The favelas in and around Rio de Janiero regularly suffer from mudslides and floods resulting from the combination of heavy weather and deforestation. But if the denizens of the squatter cities have few recourses for lowering the weather risk, they can do something about the trees: plant more. According to the San Francisco Chronicle, favela dwellers have planted over 4 million trees around the edges of Rio, thereby reducing the threat of mudslides and floods. But the trees have had an even greater effect than that:
In addition to saving lives, the municipal project has resulted in the return of dozens of species of birds, monkeys and other animals -- many not seen in decades. Natural springs have been reborn, air temperatures have become cooler, and mahogany, rosewood and other native species of tropical hardwood once more grow in the region.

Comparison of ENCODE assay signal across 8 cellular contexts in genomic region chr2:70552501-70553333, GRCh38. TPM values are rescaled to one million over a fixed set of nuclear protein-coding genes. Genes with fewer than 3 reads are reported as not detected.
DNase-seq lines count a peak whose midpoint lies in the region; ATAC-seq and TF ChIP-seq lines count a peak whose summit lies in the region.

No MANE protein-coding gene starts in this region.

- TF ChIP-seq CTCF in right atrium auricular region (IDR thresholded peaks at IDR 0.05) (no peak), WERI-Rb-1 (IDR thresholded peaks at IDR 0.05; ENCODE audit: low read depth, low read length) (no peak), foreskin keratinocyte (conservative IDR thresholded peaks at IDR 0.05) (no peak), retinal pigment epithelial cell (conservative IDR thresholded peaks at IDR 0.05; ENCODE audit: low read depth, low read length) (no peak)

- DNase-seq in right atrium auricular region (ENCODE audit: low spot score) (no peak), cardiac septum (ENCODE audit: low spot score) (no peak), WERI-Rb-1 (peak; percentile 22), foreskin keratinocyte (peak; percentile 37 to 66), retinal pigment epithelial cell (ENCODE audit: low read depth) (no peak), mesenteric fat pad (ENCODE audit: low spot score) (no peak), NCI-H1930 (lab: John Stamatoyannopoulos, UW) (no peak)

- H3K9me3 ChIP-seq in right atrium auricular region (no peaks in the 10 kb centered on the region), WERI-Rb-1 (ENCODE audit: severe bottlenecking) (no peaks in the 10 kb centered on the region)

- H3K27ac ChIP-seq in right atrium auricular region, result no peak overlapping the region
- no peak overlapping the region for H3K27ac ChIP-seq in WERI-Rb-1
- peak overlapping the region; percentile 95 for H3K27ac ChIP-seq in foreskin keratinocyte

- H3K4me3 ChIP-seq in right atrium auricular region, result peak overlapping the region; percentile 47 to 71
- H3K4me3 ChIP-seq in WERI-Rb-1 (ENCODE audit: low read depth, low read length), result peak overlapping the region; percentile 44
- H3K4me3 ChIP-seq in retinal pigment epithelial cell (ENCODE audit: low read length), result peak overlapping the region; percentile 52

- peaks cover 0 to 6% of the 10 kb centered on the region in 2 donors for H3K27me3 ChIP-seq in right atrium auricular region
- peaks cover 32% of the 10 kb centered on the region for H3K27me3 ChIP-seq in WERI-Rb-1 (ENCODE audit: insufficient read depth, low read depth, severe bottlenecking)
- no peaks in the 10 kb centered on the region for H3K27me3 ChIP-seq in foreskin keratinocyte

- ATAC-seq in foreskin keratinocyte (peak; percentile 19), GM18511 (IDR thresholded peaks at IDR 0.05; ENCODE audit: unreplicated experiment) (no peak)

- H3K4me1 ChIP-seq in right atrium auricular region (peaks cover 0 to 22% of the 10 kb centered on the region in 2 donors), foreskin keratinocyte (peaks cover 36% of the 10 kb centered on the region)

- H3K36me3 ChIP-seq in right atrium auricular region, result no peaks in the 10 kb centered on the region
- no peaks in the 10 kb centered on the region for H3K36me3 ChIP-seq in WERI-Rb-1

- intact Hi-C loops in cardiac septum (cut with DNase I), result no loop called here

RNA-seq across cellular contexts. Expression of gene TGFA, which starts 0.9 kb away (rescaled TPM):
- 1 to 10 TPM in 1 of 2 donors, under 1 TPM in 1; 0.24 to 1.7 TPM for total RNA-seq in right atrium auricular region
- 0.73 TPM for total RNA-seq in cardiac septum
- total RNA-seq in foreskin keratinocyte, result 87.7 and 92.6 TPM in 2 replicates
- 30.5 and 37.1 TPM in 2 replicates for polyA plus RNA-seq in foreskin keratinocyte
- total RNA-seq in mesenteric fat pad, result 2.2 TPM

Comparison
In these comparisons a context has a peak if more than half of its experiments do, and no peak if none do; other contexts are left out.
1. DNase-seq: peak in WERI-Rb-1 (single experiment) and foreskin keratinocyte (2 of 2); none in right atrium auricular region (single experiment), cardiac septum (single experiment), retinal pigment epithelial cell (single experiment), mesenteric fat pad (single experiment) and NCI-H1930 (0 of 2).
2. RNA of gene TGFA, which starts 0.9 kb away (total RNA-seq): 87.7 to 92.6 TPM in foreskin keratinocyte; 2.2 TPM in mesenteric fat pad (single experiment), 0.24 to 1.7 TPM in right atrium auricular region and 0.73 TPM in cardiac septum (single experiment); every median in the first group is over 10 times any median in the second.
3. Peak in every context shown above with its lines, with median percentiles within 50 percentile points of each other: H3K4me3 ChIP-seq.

Nearby trees have also made it possible for residents to supplement their meals with fresh fruit, and to boost the local economy by selling fruit to the rest of the city.